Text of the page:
"Well, Fabian has to put money into something," s

he answered, "and the only business he knows is lumber business. Don't you think it's natural he should go to Belloc?"

"Did he ever say so?" asked the old man with savage sullenness. "Tell me. Did he ever say so?"

The girl shook back her brave head with a laugh. "Of course he never said so, but I know the way he'll go."

The old man shook his head. "I don't believe it. He's got no love for Belloc."

The girl felt like saying, "He's got no love for you," but she refrained. She knew that Fabian had love for his father, but he had inherited a love for business, and that would overwhelm all other feelings. She therefore said: "Why don't you get Carnac to come in? He's got more sense than Fabian-and he isn't married!"

She spoke boldly, for she knew the character of the man. She was only nineteen. She had always come in and gone out of Grier's house and office freely and much more since her sister had married Fabian.

A storm gathered between the old man's eyes; his brow knitted. "Carnac's got brains enough, but he goes monkeying about with pictures and statues till he's worth naught in the business of life."

"I don't think you understand him," the girl replied. "I've been trying to understand him for twenty-five years," the other said malevolently. "He might have been a big man. He might have bossed this business when I'm gone. It's in him, but he's a fly-away-he's got no sense. The ideas he's got make me sick. He talks like a damn fool sometimes."

"But if he's a 'damn fool'-is it strange?" She gaily tossed a kiss at the king of the lumber world. "The difference between you and him is this: he doesn't care about the things of this world, and you do; but he's one of the ablest men in Canada. If Fabian won't come back, why not Carnac?"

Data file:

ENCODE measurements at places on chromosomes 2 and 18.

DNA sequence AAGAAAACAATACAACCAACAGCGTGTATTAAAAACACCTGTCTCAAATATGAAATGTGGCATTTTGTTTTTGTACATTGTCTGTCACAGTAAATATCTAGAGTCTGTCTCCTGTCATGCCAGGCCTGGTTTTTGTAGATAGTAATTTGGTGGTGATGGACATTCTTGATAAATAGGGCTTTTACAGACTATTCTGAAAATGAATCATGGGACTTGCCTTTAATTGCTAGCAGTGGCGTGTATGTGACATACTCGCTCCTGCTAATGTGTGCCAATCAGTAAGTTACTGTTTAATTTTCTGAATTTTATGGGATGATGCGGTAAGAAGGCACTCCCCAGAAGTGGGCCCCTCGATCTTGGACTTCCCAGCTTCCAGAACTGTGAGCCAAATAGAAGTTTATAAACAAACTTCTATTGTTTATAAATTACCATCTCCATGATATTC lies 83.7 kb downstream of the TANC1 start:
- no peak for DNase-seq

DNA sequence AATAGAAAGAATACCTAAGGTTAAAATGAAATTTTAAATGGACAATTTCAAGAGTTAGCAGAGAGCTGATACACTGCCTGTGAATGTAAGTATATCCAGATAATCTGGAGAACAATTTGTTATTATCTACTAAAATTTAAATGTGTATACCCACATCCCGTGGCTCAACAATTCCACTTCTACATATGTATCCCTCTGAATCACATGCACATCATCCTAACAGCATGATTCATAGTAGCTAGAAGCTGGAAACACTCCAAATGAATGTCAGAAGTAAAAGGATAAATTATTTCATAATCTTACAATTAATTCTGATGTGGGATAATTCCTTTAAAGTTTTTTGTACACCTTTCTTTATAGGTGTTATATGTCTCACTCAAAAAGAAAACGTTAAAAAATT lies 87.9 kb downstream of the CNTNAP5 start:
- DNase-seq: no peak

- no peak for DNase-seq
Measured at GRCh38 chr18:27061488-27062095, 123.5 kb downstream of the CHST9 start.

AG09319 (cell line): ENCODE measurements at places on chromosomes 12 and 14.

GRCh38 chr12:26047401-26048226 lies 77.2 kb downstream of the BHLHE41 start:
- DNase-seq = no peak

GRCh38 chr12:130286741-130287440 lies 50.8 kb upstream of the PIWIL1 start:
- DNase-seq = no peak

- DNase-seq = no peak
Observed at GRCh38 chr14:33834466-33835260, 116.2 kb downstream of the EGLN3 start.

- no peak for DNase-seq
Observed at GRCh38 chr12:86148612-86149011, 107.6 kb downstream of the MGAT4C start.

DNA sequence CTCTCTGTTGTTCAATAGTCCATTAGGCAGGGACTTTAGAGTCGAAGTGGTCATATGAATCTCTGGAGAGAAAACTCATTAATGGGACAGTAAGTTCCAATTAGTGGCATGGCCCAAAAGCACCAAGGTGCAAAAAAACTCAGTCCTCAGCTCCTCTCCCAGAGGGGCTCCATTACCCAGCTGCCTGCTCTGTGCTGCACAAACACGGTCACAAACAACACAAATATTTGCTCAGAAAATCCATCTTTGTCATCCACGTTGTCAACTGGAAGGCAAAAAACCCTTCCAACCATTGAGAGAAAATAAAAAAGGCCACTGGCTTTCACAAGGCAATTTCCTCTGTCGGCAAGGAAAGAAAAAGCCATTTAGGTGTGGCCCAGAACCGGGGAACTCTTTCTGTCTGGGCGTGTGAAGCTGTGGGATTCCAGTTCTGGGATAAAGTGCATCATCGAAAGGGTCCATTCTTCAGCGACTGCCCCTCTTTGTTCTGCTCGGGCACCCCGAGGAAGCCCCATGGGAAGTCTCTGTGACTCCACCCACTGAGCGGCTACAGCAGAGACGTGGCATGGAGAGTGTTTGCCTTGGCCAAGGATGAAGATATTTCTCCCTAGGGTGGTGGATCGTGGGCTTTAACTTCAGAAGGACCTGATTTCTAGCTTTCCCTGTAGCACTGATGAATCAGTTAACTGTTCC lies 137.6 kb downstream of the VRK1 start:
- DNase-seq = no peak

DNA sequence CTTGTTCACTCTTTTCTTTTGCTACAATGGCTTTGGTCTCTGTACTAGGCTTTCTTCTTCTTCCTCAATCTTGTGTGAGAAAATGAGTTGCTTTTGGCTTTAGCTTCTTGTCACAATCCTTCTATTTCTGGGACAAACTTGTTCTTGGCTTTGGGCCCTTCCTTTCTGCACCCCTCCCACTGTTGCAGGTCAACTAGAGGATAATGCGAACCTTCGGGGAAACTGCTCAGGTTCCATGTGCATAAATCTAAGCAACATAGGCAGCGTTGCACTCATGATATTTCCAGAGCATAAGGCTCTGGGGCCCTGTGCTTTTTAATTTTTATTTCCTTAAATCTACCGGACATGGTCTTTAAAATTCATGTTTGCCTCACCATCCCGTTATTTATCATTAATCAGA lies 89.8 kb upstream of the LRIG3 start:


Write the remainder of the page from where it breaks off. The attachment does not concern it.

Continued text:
"We've never hit it off."

Suddenly he stood up, his face flushed, his hands outthrust themselves in rage, his fingers opened and shut in abandonment of temper.

"Why have I two such sons!" he exclaimed. "I've not been bad. I've squeezed a few; I've struck here and there; I've mauled my enemies, but I've been good to my own. Why can't I run square with my own family?" He was purple to the roots of his hair.

Savagery possessed him. Life was testing him to the nth degree. "I've been a good father, and a good husband! Why am I treated like this?"

She watched him silently. Presently, however, the storm seemed to pass. He appeared to gain control of himself.

"You want me to have in Carnac?" he asked, with a little fleck of foam at the corners of his mouth.

"If you could have Fabian back," she remarked, "but you can't! It's been coming for a long time. He's got your I.O.U. and he won't return; but Carnac's got plenty of stuff in him. He never was afraid of anything or anybody, and if he took a notion, he could do this business as well as yourself by and by. It's all a chance, but if he comes in he'll put everything else aside."

"Where is he?" the old man asked. "He's with his mother at your home."

The old man took his hat from the window-sill. At that moment a clerk appeared with some papers. "What have you got there?" asked Grier sharply. "The Belloc account for the trouble on the river," answered the clerk.

"Give it me," Grier said, and he waved the clerk away. Then he glanced at the account, and a grim smile passed over his face. "They can't have all they want, and they won't get it. Are you coming with me?" he asked of the girl, with a set look in his eyes. "No. I'm going back to my sister," she answered.

"If he leaves me-if he joins Belloc!" the old man muttered, and again his face flushed.

A few moments afterwards the girl watched him till he disappeared up the hill.

"I don't believe Carnac will do it," she said to herself. "He's got the sense, the brains, and the energy; but he won't do it."

She heard a voice behind her, and turned. It was the deformed but potent Denzil. He was greyer now. His head, a little to one side, seemed sunk in his square shoulders, but his eyes were bright.

"It's all a bad scrape-that about Fabian Grier," he said. "You can't ever tell about such things, how they'll go-but no, bagosh!"